Maternal obesity and long-term infectious morbidity of the offspring

Gil Gutvirtz, Eyal Sheiner, Tamar Wainstock, Daniella Landau

Research output: Contribution to journalMeeting Abstract


Maternal obesity is a well-known risk factor for short-term adverse perinatal outcomes. Studies show that obese patients have impaired immune function that leads to an increased susceptibility to infections. We sought to evaluate the long-term pediatric infectious morbidity of children born to obese patients.

Study Design
A population-based cohort analysis was performed comparing all deliveries of obese (maternal pre- pregnancy body mass index of 30 kg/m2 or more) and non-obese patients between 1991-2014 at a single tertiary medical center. Hospitalizations of the offspring up to the age of 18 years involving infectious morbidities were evaluated according to a predefined set of ICD-9 codes, including: respiratory, gastrointestinal and urinary tract infections, pneumonia and bronchiolitis, meningitis, otitis and selected viral infections. Kaplan-Meier survival curve was used to compare cumulative hospitalization incidence between the groups. A Cox proportional hazards model was used to control for confounders.

During the study period, 242,342 deliveries met the inclusion criteria. Of them, 3,290 were children of obese mothers. Hospitalizations involving infectious morbidity were significantly more common in children born to obese mothers compared with children born to non-obese patients (11.8% vs. 10.0%, OR=1.21, 95% CI 1.10-1.35, p<0.01, Table). The Kaplan-Meier survival curve demonstrated a significantly higher cumulative incidence of infectious- related hospitalizations in the obese group (log rank p<0.01, Figure). In the Cox regression model, while controlling for maternal age, gestational age, gestational diabetes, hypertensive disorders of pregnancy and mode of delivery, maternal obesity was found to be an independent risk factor for long-term infectious morbidity of the offspring (adjusted HR=1.13, 95% CI 1.02-1.25, p=0.01).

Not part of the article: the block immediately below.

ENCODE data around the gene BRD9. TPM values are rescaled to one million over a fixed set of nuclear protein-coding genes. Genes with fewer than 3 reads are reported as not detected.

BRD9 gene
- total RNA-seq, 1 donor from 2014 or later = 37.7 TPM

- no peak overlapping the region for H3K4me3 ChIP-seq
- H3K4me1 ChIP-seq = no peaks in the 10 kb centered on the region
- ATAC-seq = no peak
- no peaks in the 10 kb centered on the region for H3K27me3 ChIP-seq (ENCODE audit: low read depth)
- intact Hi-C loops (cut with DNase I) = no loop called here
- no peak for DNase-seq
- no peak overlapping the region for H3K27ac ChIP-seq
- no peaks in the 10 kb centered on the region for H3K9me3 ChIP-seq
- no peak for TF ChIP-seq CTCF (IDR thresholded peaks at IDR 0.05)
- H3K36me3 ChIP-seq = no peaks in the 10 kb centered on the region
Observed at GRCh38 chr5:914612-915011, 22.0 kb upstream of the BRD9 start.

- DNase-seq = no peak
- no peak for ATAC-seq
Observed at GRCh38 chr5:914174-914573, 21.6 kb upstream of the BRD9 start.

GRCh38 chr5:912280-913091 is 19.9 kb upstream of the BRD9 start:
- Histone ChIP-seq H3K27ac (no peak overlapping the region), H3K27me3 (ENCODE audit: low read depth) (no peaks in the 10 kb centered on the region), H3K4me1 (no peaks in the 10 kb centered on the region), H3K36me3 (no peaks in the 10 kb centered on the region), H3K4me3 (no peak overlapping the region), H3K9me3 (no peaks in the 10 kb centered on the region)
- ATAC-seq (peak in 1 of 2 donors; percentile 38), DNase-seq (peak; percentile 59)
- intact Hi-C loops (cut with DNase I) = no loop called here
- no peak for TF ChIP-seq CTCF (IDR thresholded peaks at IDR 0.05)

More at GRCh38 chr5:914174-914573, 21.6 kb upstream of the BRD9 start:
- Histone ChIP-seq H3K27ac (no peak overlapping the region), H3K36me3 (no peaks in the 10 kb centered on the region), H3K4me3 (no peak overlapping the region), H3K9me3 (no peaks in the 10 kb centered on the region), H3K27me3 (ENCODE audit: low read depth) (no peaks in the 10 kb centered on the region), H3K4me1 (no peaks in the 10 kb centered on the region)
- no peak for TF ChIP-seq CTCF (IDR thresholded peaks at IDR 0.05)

Maternal obesity is an independent risk factor for long-term pediatric infectious morbidity of the offspring.
Original languageEnglish GB
Pages (from-to)S557-S557
JournalAmerican Journal of Obstetrics and Gynecology
Issue number1
StatePublished - Jan 2019


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